This blog post explores:
- The challenges Professional Development Leads typically encounter when training new and more experienced coaches
- How the Steplab Coaching Programme supports coaches’ ongoing development
Ahmed is about to launch Instructional Coaching in his school. He’s attended some online training, and has been working with his own coachee for a term now. He has seen real improvements as a result of their work together, and he’s confident with the structure of the observation and feedback cycle. But he knows there’s a lot he doesn’t know about coaching: is he selecting the right steps to work on? Why does modelling and rehearsal still feel a little bit awkward?
Ahmed is worried that when he starts training his first group of pilot coaches, he won’t have all the answers. He knows how much subject expertise effective curriculum planning requires, and wonders if he knows enough about Instructional Coaching and its ‘big ideas’ and common misconceptions. Will he be able to design an effective set of training sessions for his coaches?
Maria has been leading Instructional Coaching in her school for a while now. She trained her coaches in three after-school sessions, ensuring they knew how to offer specific praise; select a high-leverage step based on lesson evidence; and use rehearsal to embed the change. But Maria has a hunch that coaching isn’t having the impact it could: she notices that feedback sessions are often chatty and meandering; the steps that coaches set jump from lesson routines one week to cold-calling the next; and rounds of rehearsal often feel half-hearted.
Maria is still working on improving her own coaching – she’s read lots about it, and attended webinars, and she’s constantly reflecting on how to improve as a coach. She knows the quality of coaching in her school could be better, but isn’t quite sure what she’s looking for, or where to start. She wonders how she can go about designing further training for her coaches when she’s still learning herself, and when many of her coaches are busy Middle Leaders who often seem at capacity at the end of a school day. She wonders if they’re thinking as hard about their coaching as she wants them to.
What’s the problem and how can Steplab help?
Here's the thing: teaching is really complicated. Teaching teachers is arguably even more complicated. Teaching teachers to teach teachers – well, that’s something that Professional Development Leads like Maria and Ahmed definitely don’t have time to explore and master on their own.
At Steplab, we’ve spent lots of time training coaches, observing coaching, talking to Professional Development Leads, and immersing ourselves in the research on teacher education. We’re building a clear picture of what works, and what doesn’t, and we’ve done lots of the difficult thinking and curriculum design for Leads like Ahmed and Maria.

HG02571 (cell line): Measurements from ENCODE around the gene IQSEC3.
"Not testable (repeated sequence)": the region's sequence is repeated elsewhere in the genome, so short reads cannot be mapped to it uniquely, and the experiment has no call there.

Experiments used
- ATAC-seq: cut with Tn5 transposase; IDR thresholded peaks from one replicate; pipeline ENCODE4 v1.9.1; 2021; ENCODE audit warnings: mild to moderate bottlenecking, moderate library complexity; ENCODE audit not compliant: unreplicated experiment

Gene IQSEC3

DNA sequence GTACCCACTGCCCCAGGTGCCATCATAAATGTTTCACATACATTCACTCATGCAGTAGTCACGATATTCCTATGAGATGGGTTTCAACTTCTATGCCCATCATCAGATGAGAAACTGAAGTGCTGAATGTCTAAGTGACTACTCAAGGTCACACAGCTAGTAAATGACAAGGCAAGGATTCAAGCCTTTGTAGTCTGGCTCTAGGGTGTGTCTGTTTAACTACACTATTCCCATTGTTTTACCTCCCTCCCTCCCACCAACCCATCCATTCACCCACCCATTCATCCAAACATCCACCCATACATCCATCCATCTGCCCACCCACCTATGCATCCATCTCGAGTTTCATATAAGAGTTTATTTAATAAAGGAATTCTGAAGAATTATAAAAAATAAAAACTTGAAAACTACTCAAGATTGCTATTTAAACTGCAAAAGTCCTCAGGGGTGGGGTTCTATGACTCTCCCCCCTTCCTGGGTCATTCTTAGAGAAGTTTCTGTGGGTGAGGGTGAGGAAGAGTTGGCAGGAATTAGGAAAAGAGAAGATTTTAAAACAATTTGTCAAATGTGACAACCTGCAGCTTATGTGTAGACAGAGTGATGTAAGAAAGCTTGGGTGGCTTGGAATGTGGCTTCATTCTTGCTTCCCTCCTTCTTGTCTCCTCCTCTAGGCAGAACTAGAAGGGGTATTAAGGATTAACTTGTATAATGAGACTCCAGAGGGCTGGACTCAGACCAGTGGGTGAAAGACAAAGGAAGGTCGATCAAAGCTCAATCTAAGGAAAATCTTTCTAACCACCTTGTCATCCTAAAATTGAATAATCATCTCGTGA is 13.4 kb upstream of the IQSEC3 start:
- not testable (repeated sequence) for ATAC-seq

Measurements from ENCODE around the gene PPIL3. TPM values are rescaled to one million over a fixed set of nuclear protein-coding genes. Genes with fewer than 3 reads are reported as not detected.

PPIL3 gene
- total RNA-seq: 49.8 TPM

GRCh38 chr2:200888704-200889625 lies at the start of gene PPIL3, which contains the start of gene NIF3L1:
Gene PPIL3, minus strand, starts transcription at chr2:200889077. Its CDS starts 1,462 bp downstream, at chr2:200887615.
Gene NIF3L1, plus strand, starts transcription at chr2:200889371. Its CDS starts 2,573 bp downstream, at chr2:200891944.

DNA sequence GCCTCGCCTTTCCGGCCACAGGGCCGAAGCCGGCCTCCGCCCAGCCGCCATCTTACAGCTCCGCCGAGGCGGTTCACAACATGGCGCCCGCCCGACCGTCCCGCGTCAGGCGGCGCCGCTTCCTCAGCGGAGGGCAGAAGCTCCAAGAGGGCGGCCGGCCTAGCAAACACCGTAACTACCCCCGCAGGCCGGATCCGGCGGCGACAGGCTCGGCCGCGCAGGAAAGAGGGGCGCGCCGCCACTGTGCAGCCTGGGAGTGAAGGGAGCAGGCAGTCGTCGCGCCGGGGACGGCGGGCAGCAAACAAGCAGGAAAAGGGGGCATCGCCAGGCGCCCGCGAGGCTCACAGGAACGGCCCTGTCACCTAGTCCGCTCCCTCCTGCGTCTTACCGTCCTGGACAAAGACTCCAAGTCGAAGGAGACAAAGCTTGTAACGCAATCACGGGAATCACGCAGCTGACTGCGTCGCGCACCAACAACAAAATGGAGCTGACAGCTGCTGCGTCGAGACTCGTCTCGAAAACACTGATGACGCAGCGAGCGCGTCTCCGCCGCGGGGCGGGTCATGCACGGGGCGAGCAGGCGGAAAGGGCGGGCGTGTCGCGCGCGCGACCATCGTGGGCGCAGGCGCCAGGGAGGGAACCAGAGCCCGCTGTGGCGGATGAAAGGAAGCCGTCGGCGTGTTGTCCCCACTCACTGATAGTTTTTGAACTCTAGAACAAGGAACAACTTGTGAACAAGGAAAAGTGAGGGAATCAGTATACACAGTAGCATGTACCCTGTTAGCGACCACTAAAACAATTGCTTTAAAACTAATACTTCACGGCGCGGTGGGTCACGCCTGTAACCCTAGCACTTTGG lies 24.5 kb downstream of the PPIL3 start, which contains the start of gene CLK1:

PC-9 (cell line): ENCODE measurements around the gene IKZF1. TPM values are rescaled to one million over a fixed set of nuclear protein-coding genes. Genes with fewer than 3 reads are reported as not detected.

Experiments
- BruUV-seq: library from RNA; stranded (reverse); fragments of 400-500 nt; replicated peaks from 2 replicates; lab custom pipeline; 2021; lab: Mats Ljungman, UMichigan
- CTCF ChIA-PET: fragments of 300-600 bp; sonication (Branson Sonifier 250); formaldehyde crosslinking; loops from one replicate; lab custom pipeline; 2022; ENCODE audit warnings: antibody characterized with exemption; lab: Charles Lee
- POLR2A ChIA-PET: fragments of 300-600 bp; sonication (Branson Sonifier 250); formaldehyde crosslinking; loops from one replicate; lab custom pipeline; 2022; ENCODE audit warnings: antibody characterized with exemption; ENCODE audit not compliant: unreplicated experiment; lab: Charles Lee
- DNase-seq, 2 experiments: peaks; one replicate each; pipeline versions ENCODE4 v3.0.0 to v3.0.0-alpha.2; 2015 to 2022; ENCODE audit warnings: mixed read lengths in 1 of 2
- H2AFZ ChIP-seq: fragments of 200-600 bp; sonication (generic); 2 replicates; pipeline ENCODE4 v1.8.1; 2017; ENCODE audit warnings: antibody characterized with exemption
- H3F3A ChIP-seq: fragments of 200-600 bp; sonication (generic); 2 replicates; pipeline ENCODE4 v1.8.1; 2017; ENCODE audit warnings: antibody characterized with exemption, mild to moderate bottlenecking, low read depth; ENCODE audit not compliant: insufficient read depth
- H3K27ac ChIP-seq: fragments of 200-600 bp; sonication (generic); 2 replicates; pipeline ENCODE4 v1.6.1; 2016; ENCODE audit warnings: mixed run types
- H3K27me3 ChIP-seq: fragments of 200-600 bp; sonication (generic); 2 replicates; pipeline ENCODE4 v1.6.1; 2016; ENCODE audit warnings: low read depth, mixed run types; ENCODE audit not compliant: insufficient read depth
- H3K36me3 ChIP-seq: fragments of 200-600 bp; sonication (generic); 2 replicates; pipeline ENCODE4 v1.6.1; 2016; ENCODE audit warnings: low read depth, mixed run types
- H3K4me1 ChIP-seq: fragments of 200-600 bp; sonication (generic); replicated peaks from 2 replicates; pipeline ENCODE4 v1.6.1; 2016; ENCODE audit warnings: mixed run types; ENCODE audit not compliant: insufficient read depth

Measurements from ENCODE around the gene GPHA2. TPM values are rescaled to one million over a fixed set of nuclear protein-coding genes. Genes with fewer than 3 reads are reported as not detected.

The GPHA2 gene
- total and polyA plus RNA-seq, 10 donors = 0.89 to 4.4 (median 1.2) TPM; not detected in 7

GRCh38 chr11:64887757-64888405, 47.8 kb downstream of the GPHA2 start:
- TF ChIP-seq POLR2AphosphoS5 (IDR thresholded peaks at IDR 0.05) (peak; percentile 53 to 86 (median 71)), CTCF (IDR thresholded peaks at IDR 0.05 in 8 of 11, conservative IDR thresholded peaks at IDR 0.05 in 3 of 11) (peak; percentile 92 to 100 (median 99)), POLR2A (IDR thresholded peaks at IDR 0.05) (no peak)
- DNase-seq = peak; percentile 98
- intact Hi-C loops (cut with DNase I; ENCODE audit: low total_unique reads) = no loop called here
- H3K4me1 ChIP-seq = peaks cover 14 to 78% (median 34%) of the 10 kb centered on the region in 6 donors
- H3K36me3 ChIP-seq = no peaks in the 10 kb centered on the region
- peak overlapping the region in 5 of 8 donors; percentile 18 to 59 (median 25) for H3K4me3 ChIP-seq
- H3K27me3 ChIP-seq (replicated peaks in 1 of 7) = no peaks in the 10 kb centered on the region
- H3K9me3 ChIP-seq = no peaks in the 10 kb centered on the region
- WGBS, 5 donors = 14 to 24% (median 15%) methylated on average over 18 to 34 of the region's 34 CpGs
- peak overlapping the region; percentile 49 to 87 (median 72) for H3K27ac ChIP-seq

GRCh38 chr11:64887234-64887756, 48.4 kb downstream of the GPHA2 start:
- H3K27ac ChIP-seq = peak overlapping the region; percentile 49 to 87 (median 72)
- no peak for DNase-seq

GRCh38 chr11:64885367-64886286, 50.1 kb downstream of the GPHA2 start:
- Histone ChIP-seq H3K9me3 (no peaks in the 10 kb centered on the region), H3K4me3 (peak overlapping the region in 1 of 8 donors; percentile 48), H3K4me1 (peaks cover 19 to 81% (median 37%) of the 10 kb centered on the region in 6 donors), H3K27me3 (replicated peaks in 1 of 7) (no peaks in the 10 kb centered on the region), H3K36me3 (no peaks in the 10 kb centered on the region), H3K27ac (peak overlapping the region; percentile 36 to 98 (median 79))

The Steplab Coaching Programme (SCP) is a fully resourced and customisable training programme that Professional Development Leads can pick up and use in their schools to develop expert coaches. At Steplab, we do whatever it takes to make Instructional Coaching work in our schools. As part of the Steplab family, access to over 15 hours of training resources is free.
The Steplab Coaching Programme’s Design Principles
Putting coaches in a room and training them with a one off after-school session is unlikely to lead to improvements in their practice. Why? Because the same principles that apply to student learning apply to teachers:
We can only attend to a few things at once
The school environment is busy and noisy, and coaches will arrive at training sessions with a multitude of different things competing for their attention. Instructional Coaching is complex, and the temptation to train coaches on everything in one go is strong. But we need to focus coaches’ attention on a few big ideas and coaching skills at a time, or vital ideas will be forgotten.
Design Decision: The SCP is made up of carefully sequenced units and 30-minute sessions, which focus on exploring and practising one or two aspects of Instructional Coaching at a time. Slides, booklets and activities have been designed with the principles of cognitive load theory in mind, so that busy coaches can focus their attention on one thing at a time, and get a little bit better at coaching every week.